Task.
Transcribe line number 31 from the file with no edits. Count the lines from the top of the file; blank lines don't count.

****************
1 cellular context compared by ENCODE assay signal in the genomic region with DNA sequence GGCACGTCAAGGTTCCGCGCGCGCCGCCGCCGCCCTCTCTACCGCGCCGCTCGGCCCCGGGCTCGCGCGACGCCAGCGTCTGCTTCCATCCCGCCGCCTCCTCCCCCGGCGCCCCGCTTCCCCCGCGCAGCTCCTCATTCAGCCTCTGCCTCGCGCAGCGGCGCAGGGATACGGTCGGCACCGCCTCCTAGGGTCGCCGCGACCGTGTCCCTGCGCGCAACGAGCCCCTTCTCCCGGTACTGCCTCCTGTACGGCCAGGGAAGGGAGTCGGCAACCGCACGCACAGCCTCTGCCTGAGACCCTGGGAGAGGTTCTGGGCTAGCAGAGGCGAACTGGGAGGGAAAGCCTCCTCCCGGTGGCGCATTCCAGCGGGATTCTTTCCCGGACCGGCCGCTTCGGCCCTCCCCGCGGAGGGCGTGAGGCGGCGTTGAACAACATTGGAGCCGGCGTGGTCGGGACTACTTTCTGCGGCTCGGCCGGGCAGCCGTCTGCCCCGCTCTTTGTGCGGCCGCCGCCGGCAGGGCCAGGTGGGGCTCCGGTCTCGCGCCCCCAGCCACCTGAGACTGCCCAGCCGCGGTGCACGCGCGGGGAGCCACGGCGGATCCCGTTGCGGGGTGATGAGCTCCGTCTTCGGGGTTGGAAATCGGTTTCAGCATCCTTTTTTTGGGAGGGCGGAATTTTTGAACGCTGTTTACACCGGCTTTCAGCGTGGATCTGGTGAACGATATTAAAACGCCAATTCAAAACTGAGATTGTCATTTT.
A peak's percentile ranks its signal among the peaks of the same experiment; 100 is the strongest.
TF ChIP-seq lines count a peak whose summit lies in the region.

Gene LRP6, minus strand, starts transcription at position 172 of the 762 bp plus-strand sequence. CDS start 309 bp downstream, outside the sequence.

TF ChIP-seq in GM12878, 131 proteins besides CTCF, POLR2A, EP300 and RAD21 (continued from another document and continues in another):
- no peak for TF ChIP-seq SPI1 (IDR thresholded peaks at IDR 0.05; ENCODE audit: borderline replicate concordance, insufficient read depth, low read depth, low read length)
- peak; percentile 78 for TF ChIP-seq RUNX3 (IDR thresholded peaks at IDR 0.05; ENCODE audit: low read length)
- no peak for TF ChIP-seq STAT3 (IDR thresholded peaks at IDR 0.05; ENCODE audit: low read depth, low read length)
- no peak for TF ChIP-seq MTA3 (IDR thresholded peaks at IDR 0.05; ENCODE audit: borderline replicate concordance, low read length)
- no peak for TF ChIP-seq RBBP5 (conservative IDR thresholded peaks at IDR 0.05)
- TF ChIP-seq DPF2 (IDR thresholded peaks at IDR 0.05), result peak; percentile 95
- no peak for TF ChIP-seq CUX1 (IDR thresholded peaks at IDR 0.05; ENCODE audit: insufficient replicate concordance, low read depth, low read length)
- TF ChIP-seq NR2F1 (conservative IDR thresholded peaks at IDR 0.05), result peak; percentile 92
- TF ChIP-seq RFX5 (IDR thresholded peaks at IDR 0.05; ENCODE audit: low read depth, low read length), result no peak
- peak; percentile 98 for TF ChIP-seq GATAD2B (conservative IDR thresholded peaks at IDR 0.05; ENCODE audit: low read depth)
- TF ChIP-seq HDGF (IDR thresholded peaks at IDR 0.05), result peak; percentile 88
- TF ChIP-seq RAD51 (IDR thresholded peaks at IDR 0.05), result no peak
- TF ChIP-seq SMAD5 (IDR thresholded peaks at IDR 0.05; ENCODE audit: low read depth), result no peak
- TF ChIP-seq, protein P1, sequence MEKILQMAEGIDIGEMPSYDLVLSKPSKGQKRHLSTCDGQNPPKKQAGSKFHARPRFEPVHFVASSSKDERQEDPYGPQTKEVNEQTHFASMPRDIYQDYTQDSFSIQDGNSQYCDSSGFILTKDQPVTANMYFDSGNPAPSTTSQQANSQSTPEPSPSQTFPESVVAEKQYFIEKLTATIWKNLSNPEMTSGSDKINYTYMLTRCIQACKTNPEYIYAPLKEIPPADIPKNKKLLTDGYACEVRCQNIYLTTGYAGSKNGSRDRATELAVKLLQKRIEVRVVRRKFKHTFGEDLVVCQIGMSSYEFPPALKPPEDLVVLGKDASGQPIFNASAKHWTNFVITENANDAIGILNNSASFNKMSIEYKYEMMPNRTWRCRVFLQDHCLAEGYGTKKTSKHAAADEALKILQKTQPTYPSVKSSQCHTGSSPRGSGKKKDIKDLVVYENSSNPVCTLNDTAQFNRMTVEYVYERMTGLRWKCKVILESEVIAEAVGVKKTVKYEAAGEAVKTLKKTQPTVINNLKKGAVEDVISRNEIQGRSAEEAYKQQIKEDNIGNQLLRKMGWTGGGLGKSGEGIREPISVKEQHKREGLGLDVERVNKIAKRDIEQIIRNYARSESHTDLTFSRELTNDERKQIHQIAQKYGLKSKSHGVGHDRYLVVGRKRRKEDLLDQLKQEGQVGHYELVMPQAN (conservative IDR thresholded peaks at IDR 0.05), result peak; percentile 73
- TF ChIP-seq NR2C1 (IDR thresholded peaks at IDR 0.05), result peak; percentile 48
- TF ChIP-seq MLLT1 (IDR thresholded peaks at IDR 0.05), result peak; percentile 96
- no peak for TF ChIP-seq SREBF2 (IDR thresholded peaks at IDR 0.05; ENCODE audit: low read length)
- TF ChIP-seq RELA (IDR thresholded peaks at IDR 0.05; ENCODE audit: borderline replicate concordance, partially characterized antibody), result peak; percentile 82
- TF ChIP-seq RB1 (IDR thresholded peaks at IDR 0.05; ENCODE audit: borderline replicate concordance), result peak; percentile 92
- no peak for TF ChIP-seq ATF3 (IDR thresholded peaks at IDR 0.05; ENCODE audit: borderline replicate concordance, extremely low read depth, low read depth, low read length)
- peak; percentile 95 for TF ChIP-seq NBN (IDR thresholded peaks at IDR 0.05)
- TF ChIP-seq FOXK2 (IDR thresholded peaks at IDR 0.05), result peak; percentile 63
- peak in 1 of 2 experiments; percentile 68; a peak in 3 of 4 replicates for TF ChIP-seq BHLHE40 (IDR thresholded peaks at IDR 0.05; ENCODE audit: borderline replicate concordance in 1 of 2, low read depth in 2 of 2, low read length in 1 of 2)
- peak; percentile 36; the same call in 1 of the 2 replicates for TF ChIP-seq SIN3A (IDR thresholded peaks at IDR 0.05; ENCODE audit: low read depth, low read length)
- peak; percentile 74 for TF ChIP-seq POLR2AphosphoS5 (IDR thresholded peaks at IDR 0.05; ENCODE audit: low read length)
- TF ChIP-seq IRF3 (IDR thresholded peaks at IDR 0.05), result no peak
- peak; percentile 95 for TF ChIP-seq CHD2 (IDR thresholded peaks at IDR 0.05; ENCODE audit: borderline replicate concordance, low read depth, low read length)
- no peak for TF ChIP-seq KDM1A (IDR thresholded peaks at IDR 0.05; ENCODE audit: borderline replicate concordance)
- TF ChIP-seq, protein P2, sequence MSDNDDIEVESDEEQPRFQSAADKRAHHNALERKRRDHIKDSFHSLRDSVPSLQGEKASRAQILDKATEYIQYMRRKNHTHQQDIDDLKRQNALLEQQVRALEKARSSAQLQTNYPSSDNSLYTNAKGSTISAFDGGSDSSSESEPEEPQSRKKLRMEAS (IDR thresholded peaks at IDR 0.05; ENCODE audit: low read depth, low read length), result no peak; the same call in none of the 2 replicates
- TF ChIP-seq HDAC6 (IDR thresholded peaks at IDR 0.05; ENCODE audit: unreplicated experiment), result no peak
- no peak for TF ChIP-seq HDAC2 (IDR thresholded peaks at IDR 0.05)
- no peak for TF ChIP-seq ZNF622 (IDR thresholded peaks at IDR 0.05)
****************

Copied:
- TF ChIP-seq IRF3 (IDR thresholded peaks at IDR 0.05), result no peak